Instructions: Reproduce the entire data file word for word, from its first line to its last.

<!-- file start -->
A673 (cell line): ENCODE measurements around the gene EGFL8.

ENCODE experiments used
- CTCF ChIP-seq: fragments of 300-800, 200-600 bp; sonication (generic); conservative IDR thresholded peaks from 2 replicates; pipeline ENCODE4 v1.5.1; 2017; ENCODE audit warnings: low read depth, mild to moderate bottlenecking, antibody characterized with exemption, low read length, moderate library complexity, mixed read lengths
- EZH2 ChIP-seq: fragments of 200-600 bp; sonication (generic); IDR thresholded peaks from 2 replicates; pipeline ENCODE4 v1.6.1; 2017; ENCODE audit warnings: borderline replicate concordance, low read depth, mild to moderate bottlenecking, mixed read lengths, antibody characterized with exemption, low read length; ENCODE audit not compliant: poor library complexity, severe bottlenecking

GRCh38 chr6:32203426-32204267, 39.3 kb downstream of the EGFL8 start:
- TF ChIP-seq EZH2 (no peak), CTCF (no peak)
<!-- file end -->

A673 (cell line): ENCODE measurements around the gene EGFL8.

ENCODE experiments used
- CTCF ChIP-seq: fragments of 300-800, 200-600 bp; sonication (generic); conservative IDR thresholded peaks from 2 replicates; pipeline ENCODE4 v1.5.1; 2017; ENCODE audit warnings: low read depth, mild to moderate bottlenecking, antibody characterized with exemption, low read length, moderate library complexity, mixed read lengths
- EZH2 ChIP-seq: fragments of 200-600 bp; sonication (generic); IDR thresholded peaks from 2 replicates; pipeline ENCODE4 v1.6.1; 2017; ENCODE audit warnings: borderline replicate concordance, low read depth, mild to moderate bottlenecking, mixed read lengths, antibody characterized with exemption, low read length; ENCODE audit not compliant: poor library complexity, severe bottlenecking

GRCh38 chr6:32203426-32204267, 39.3 kb downstream of the EGFL8 start:
- TF ChIP-seq EZH2 (no peak), CTCF (no peak)